WO2021038437A1 (en) * 2019-08-26 2021-03-04 Attabotics Inc Multi-zone automated storage and retrieval system

Citations (227)

* Cited by examiner, † Cited by third party
Publication number Priority date Publication date Assignee Title
US4221076A (en) 1979-05-25 1980-09-09 Tomy Kogyo Co., Inc. Toy vehicle and trackway
DE3624033A1 (en) 1986-02-03 1987-08-06 Kessler Friedrich & Co Conveying and changing apparatus with an endlessly circulating chain drive
EP0302205A2 (en) 1987-08-04 1989-02-08 Messerschmitt-Bölkow-Blohm Gesellschaft mit beschränkter Haftung Driverless conveying vehicle
US5179329A (en) 1989-04-25 1993-01-12 Shinko Electric Co., Ltd. Travel control method, travel control device, and mobile robot for mobile robot systems
JPH0642810A (en) 1992-07-24 1994-02-18 Mitsubishi Electric Corp Electric hot water device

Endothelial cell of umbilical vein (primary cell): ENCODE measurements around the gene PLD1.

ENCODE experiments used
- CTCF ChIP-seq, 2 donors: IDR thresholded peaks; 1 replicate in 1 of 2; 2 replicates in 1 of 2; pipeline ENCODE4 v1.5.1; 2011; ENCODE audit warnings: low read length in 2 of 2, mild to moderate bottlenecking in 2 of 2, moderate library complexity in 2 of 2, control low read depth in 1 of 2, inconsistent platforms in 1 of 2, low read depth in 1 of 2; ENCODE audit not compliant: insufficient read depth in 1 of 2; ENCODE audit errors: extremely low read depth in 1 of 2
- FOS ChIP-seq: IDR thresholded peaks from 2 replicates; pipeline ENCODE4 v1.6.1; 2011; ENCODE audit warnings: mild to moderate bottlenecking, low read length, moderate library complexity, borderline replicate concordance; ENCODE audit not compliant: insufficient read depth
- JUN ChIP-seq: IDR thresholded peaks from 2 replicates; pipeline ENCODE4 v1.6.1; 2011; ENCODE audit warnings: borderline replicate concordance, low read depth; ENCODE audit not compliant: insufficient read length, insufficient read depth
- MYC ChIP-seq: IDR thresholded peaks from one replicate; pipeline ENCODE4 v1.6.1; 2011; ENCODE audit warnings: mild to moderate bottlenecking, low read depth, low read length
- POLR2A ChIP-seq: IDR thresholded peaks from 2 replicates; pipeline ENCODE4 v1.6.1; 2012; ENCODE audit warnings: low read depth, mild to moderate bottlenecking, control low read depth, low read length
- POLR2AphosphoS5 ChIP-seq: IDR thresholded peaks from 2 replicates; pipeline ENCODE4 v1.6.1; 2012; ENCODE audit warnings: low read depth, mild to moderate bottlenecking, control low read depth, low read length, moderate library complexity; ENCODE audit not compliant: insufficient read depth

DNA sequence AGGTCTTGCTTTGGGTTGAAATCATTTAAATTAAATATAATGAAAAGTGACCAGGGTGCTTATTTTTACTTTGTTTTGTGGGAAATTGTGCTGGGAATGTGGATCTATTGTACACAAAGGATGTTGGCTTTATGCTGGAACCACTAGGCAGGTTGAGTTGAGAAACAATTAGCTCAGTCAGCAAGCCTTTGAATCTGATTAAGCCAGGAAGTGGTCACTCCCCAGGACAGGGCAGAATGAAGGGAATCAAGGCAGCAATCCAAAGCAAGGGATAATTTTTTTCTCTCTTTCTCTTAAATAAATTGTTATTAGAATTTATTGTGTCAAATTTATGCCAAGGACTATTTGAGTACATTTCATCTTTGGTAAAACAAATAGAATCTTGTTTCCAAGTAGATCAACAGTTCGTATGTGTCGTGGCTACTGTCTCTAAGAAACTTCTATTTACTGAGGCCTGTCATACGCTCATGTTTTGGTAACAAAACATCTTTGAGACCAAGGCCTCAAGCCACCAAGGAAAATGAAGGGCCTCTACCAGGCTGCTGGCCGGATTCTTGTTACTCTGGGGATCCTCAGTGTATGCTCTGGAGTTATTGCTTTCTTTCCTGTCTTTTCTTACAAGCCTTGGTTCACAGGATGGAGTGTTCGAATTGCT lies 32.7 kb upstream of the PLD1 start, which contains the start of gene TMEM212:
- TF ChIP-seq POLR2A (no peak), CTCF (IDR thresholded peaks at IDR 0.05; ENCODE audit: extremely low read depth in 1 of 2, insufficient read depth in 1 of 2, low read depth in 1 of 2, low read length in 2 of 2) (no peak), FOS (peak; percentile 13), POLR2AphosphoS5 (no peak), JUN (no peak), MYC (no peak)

US5433293A (en) 1993-03-18 1995-07-18 Inventio Ag Vertical-horizontal passenger conveying system
US5472309A (en) 1985-05-13 1995-12-05 Computer Aided Systems, Inc. System for delivery
US5501295A (en) 1992-02-17 1996-03-26 Inventio Ag Cableless elevator system
US5551823A (en) 1993-08-20 1996-09-03 Tsubakimoto Chain Co. Transfer apparatus having traction pin moved with height difference
US5595264A (en) 1994-08-23 1997-01-21 Trotta, Jr.; Frank P. System and method for automated shopping
US5636966A (en) 1992-10-07 1997-06-10 Hk Systems, Inc. Case picking system
US5642976A (en) 1994-10-21 1997-07-01 Konstant Products, Inc. Unloading device
US5890136A (en) 1997-03-12 1999-03-30 Kipp; Ludwig Quick stop mass retail system
US5953234A (en) 1996-03-12 1999-09-14 Woodson Incorporated Automated storage facility including a storage and retrieval system and a floor inventory management system
US5996316A (en) 1997-04-25 1999-12-07 The Coca-Cola Company System and method for order packing
US6289260B1 (en) 1998-02-05 2001-09-11 St. Onge Company Automated order pick process
US20020059121A1 (en) 2000-11-14 2002-05-16 Schneider Pamela R. System and method for remote warehouse management
US20020143669A1 (en) 2001-01-22 2002-10-03 Scheer Robert H. Method for managing inventory within an integrated supply chain